Subaru Forester XT covers the miles with ease in the west

Subaru Forester XT covers the miles with ease in the west

In two weeks we have just racked up almost 2000 km in a new Subaru Forester XT in Western Australia. On long, straight outback roads with a sprinkling of city driving, gravel roads and a few windy bits thrown in this was our big test in the west. Our conclusion: the new Forester XT sets new standards for the medium SUV segment in performance, comfort and handling.

The Forester has always been a capable vehicle with well thought-out design and excellent build quality. The XT badge also tells you that it has performance. This Subaru AWD felt at home, chewing through kilometre after kilometre and providing passenger comfort on long-haul trips equal to or better than many luxury cars.

MY13 Forester 2.0XT Premium.
Indeed, the Subaru Forester XT exhibits many traits of the highly renowned European marques: small engine with big performance, excellent handling and a solid feel. This is a vehicle that has been engineered for the driver and is extremely well suited to Australian conditions.

The Forester XT is nothing really special to look at. It’s what you can’t see that makes a difference from the previous XT. The aerodynamics have improved by 11 per cent thanks to, among other things, a turbo guard under the engine bay and a rear spoiler. The lower body is also flared and the bonnet is now aluminium. The rear bumper corners have been designed with aerodynamics in mind.

We initially had doubts about Subaru’s decision to make CVT the standard transmission (there’s no manual shifter) in the high-performance XT Forester. Our opinions changed at the launch of the vehicle in northern Victoria in January.

MY13 Forester 2.0XT Premium Interior.
Those who want a sporty drive can use the paddle shifters on the steering wheel to access the eight `steps’ in the transmission. We found the CVT seamless in auto and exhilarating using the paddles.

The CVT is linked to a new 2.0-litre Boxer engine that has Direct Injection Turbo-charging technology that Subaru claim significantly improves acceleration, fuel and environmental efficiency. The engine belts out 177 kW of power, with 350 Nm of torque between 2400 and 3600 rpm.

This is a terrific engine that is at its best when it is needed most: accelerating for high speed overtaking, particularly the B-doubles on WA’s Great Eastern Highway. At times we were surprised at just how fast we were going when passing slower vehicles and the stability of the vehicle when making the manoeuvre.

Subaru has not tried to re-invent the new Forester, but has made subtle changes throughout the vehicle to improve every aspect of the car. The cab is wider and has slightly more passenger space, the A-pillar has been moved forward by 200 mm which opens out the cab to feel more spacious and improve visibility.

The front seats are all new and give more support, something which we found to our advantage on our long-haul trips around the WA wheat belt country. The interior is practical more than princely, but with the use of quality materials is has an all-class feel. Sound intrusion into the cabin is minimal and virtually none of it is engine/transmission generated.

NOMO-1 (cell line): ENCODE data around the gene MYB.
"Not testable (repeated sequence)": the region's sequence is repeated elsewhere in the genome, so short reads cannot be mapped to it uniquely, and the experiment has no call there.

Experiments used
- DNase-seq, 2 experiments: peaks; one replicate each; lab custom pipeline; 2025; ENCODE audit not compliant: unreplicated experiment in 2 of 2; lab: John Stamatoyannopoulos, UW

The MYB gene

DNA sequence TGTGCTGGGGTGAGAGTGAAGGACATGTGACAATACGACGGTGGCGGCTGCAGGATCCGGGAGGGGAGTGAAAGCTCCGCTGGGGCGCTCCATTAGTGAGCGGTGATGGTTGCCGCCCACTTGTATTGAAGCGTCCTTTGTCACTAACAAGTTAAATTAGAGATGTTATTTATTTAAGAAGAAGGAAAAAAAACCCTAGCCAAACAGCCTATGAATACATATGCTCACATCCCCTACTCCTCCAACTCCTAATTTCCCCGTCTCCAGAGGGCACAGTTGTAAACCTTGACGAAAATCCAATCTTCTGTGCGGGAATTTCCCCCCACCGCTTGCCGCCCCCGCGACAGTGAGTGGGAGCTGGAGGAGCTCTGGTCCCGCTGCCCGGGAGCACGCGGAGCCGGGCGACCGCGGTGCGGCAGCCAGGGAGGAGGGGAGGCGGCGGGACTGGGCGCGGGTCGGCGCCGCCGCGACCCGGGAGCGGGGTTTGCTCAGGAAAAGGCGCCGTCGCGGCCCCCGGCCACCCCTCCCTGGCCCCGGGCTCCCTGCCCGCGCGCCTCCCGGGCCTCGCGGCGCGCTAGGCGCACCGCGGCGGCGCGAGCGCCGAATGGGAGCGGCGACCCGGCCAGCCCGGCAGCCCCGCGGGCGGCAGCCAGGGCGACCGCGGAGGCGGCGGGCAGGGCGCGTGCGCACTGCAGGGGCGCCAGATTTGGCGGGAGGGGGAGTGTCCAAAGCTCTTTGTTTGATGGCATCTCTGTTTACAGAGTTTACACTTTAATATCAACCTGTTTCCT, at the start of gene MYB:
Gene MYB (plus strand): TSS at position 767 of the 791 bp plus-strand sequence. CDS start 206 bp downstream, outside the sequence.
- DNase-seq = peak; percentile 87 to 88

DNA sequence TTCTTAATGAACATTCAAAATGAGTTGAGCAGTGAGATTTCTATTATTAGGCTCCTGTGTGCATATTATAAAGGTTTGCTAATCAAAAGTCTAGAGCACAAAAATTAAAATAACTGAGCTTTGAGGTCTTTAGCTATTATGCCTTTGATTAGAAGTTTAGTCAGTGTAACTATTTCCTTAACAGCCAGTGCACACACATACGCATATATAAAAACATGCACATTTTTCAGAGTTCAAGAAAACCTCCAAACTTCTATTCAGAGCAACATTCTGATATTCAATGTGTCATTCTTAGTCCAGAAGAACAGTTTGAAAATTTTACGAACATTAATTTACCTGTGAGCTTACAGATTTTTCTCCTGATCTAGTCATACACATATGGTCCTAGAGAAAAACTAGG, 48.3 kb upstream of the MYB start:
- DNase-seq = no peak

What we do like is the overall comfort level that meets the needs of passengers. For instance the doors have water bottle holders that mean even the driver can find the bottle and then replace is easily without taking their eyes off the road. The steering wheel controls are particularly easy to use including the cruise control, a handy feature for long distance travel.

The cargo area has four metal tie-down points as well as grocery bag hooks on either side, stopping the dreaded spill of bottles and cans. Auxiliary and USB port and power sockets are all conveniently located. We also like the sun visor extensions – a small but important feature for early morning or afternoon driving in the bush. We used them often during this road test.

All Subarus imported to Australia have a 5-star ANCAP safety rating.

This is really an SUV with dual personalities. By deleting the bonnet scoop that formerly adorned Forester XT models Subaru has located the new XT in the mainstream.

When you combine Forester XTs long-leg performance with superb handling, along with the practical benefits of being a nicely proportioned wagon and AWD for safety and reasonable off-road ability, the Forester XT has just about created it’s own niche. At 110 km/h Forester XT’s engine is idling over at just 2000 rpm. We like it, a lot.

Forester 2.0i: $30,990 (manual)
Forester 2.5i: $32,990 (automatic)
Forester 2.0i-L: $33,490 (manual), $35,990 (automatic)
Forester 2.5i-S: $43,990 (automatic)
Forester 2.0D: $35,490 (manual)
Forester 2.0D-L: $37,490 (manual)
Forester 2.0D-S: $43,990 (manual)
Forester 2.0XT: $43,490 (automatic)
Forester 2.0XT Premium $50,490 (automatic)
Note: These prices do not include government or dealer delivery charges. Contact your local Subaru dealer for driveaway prices.

SPECIFICATIONS (Subaru Forester 2.0XT)

Capacity: 1.998 litres
Configuration: flat-four
Head Design: DOHC
Compression Ratio: 10.6:1
Bore/Stroke: 86.0 mm x 86.0 mm
Maximum Power: 177 kW @ 5600 rpm
Maximum Torque: 350 Nm @ 2400 – 3600 rpm

Driven Wheels: AWD
Manual Transmission: N/A
Automatic Transmission: CVT
Final Drive Ratio: 4.111

Length: 4595 mm
Wheelbase: 2640 mm
Width: 1795 mm
Height: 1735 mm
Turning Circle: 10.6 metres
Kerb Mass: 1629 kg
Fuel Tank Capacity: 60 litres
Towing Ability: 1800 kg

Front Suspension: MacPherson struts
Rear Suspension: Independent, double wishbone
Front Brakes: Ventilated disc
Rear Brakes: Ventilated Discs
Wheels: 18 inch alloys

0-100 km/h Acceleration: 7.5 seconds

Type: 95RON
Combined Cycle (ADR 81/01): 8.5 L/100km

Greenhouse Rating: 6.5/10
Air Pollution Rating: 7.5/10

3 years/ 100,000 km

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